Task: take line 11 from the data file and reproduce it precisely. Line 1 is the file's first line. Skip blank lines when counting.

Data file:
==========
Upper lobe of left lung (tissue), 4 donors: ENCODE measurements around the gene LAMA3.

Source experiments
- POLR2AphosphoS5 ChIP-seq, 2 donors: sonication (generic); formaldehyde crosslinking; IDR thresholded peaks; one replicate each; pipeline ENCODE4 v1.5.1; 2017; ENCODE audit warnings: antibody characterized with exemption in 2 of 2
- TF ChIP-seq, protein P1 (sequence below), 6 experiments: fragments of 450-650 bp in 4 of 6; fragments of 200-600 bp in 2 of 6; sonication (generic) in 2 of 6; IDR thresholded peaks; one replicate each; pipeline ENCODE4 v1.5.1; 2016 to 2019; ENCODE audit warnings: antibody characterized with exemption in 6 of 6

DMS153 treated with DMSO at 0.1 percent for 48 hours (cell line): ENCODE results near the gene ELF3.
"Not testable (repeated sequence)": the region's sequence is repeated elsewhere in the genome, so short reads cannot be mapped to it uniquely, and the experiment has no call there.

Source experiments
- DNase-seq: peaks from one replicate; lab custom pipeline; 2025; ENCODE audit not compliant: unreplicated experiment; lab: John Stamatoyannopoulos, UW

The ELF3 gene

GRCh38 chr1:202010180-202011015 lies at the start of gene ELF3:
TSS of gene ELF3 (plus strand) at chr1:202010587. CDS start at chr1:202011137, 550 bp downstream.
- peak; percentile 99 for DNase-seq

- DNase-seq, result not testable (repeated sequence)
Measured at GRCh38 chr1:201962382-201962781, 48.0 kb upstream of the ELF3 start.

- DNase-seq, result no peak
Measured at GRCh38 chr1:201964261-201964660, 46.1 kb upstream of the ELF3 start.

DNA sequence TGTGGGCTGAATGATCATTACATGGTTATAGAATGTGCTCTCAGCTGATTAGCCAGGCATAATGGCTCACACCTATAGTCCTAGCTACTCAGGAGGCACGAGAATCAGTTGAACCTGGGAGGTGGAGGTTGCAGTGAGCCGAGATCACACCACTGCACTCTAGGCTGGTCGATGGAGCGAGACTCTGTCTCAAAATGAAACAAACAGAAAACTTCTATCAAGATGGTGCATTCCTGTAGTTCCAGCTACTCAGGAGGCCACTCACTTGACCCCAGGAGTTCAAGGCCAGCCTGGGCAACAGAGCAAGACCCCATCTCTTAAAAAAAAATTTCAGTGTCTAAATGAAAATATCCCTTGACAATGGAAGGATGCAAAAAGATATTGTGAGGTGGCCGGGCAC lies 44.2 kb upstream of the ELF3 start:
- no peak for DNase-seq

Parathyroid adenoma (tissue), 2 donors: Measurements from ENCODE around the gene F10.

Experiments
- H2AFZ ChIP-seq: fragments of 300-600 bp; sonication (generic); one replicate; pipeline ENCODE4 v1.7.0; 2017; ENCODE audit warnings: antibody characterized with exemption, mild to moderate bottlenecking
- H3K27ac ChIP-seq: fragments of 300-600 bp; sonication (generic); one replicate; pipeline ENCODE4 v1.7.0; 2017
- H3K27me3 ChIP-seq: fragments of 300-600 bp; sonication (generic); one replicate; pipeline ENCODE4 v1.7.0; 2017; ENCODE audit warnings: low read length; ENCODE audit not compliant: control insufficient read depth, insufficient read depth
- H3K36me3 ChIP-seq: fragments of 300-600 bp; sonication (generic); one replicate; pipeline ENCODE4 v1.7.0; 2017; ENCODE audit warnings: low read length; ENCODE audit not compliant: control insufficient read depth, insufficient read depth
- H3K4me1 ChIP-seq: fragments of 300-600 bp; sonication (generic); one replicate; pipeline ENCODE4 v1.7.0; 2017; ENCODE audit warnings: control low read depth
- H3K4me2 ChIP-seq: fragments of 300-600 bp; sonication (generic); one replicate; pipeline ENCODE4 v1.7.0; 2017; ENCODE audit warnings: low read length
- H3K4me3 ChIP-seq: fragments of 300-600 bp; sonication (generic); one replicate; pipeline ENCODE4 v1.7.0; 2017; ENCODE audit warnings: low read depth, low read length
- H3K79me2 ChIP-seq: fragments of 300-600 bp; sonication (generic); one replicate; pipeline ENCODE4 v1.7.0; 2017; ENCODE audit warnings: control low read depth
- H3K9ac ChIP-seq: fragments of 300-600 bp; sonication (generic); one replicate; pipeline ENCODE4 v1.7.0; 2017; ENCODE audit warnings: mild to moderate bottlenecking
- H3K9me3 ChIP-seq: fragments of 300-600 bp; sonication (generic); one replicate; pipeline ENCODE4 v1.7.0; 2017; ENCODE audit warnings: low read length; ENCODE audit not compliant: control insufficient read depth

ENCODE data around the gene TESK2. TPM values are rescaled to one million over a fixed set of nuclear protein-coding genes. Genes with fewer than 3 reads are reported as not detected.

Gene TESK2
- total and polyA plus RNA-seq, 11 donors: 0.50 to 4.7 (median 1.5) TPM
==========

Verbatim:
TSS of gene ELF3 (plus strand) at chr1:202010587. CDS start at chr1:202011137, 550 bp downstream.